In a Facebook status, Naji has explained that the accusation assumes that the text published is an article, and not part of a novel, which would make it a work of literature. It fails to understand the difference between journalism (supposedly based on true events) and fiction (based on imagination). It thus attributes the harmful thoughts and actions of the novel’s protagonist, Bassem Bahgat, to the author himself.

The chapter is actually narrated in first person. It recounts a normal day in the life of the 23-year-old Bassem spent in the alienating city of Cairo, a city that never sleeps, but rather “branches out” and “erupts.” Bassem finds consolation among his friends, with whom he spends the night smoking hashish, drinking alcohol, listening to music and talking about sexual fetishes. This group appears to him as the only gift he has received from the capital. Bassem spends the day after in the greener and calmer neighborhood of Zamalek with his beloved Lady Spoon, as he likes to call her because of the earrings she wears. She is described as an Egyptian Christian, educated abroad and nine years older than himself, who has decided to live the rest of her life in Egypt but has lost faith in men her age. The island of Zamalek and the comfort of her house are like a shelter inside the unstable city. The chapter culminates with a graphic and poetic description of their sexual intercourse. It ends with Bassem surrounded again by his friends, staring at the sunset from the top of Moqattam hills.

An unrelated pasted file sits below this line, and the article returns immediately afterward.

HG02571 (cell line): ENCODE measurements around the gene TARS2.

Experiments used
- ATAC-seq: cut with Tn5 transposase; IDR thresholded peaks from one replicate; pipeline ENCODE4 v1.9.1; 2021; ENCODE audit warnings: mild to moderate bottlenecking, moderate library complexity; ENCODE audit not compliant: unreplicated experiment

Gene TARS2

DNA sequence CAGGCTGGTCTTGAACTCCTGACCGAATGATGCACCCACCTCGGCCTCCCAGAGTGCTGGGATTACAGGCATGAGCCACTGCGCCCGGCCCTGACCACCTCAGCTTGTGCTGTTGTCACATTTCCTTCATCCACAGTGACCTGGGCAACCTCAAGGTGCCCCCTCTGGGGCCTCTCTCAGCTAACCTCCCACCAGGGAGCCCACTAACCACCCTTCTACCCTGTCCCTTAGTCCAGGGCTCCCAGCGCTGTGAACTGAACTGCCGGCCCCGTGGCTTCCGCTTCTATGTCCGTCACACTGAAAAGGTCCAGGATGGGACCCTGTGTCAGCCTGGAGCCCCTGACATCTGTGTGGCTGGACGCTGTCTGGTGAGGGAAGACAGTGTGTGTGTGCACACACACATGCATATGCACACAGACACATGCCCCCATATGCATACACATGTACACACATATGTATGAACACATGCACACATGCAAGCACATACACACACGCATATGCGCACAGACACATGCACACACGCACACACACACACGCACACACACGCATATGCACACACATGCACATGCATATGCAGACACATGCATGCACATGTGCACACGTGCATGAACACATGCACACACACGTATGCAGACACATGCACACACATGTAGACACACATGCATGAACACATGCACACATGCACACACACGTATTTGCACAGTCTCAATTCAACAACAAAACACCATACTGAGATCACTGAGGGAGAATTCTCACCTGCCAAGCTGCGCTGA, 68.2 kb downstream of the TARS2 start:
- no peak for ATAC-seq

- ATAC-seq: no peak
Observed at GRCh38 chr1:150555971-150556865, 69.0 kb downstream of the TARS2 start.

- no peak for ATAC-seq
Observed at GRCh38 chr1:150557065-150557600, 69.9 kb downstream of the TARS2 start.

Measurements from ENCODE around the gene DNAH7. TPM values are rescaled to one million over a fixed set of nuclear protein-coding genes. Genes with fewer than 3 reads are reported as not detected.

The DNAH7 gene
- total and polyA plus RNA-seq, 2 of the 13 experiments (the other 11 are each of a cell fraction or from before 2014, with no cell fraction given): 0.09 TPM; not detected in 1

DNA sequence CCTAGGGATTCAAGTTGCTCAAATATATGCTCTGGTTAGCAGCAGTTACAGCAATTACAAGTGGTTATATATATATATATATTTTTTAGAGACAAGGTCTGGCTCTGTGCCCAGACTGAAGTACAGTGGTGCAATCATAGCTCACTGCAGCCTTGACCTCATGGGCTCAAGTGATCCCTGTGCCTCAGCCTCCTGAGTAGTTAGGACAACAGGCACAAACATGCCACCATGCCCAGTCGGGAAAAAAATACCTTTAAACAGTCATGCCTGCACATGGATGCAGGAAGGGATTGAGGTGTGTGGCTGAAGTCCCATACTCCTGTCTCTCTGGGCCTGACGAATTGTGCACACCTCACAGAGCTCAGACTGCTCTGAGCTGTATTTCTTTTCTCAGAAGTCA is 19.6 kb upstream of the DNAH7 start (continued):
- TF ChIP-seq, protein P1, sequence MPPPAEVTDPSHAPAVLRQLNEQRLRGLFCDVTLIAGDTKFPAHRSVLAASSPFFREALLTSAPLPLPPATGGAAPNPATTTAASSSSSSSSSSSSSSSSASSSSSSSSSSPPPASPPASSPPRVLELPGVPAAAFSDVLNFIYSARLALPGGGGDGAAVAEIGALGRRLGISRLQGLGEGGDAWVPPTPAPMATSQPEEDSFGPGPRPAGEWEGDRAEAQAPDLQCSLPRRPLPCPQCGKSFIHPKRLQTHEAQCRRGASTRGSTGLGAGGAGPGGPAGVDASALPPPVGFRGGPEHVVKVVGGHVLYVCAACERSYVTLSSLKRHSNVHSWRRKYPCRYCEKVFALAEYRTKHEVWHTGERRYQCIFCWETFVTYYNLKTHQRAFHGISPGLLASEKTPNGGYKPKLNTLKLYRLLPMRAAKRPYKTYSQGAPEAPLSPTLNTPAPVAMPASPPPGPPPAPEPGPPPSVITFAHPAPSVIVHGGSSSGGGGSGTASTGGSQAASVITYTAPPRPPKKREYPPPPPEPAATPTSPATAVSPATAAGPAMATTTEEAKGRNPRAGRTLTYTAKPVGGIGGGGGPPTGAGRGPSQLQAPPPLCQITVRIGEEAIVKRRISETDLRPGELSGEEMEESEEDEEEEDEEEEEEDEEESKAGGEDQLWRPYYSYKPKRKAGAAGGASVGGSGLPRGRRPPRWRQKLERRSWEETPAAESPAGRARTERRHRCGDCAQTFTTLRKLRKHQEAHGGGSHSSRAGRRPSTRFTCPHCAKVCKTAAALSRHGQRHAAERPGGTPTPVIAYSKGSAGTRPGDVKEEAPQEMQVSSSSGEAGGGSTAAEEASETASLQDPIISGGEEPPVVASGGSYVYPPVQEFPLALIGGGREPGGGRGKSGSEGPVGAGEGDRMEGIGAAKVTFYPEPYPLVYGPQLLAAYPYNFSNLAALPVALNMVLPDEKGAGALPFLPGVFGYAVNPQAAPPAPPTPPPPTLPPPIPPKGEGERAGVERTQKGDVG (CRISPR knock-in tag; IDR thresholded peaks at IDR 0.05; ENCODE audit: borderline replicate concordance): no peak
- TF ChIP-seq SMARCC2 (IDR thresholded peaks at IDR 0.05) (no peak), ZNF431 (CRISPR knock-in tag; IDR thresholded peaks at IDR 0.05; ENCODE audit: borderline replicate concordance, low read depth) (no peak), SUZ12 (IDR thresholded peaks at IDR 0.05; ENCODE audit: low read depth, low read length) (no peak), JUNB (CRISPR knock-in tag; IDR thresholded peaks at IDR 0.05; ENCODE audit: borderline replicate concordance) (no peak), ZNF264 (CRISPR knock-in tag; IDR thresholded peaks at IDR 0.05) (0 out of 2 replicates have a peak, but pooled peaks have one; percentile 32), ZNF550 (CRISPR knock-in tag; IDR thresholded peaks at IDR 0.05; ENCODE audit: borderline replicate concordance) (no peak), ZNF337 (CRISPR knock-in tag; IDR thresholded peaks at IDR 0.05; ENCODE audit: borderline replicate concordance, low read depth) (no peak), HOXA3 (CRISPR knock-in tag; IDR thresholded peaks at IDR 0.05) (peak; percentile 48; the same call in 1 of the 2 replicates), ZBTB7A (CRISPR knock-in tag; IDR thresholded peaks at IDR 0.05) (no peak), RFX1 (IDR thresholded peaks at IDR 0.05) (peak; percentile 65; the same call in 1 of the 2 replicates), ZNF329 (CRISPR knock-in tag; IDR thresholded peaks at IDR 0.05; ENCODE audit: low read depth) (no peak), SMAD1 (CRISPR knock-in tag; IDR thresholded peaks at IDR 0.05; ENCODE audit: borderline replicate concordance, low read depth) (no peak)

Using 19th–century jargon, the prosecutor describes the chapter as “lustful written material,” and accuses Naji of using his mind and pen for “malicious” purposes in “violation of the sanctity of public morals.” The accusation seems to disregard the fact that the novel had already received a pass from Egyptian censors, when it was imported to Egypt after being printed in Lebanon by Dar al-Tanweer.

Naji’s novel is not the first Egyptian book to be taken to court for spreading immorality. In 2008, Magdy al-Shafie experienced a similar accusationfollowing the publication of his graphic novel Metro. The author and his publishers were fined LE5,000, and Metro was confiscated and barred from publication until two years ago.